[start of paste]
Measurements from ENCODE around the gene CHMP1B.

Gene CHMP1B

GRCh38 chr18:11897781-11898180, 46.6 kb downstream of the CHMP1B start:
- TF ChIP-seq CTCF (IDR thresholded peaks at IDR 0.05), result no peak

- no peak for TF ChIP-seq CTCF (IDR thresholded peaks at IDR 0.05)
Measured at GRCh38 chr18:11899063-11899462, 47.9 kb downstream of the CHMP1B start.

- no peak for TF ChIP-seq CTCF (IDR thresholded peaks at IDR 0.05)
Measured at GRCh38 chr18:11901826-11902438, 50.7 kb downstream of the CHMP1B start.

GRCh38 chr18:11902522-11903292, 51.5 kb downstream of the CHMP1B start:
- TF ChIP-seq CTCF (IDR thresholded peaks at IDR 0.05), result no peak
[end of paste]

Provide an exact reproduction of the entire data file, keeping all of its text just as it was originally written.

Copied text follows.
Measurements from ENCODE around the gene CHMP1B.

Gene CHMP1B

GRCh38 chr18:11897781-11898180, 46.6 kb downstream of the CHMP1B start:
- TF ChIP-seq CTCF (IDR thresholded peaks at IDR 0.05), result no peak

- no peak for TF ChIP-seq CTCF (IDR thresholded peaks at IDR 0.05)
Measured at GRCh38 chr18:11899063-11899462, 47.9 kb downstream of the CHMP1B start.

- no peak for TF ChIP-seq CTCF (IDR thresholded peaks at IDR 0.05)
Measured at GRCh38 chr18:11901826-11902438, 50.7 kb downstream of the CHMP1B start.

GRCh38 chr18:11902522-11903292, 51.5 kb downstream of the CHMP1B start:
- TF ChIP-seq CTCF (IDR thresholded peaks at IDR 0.05), result no peak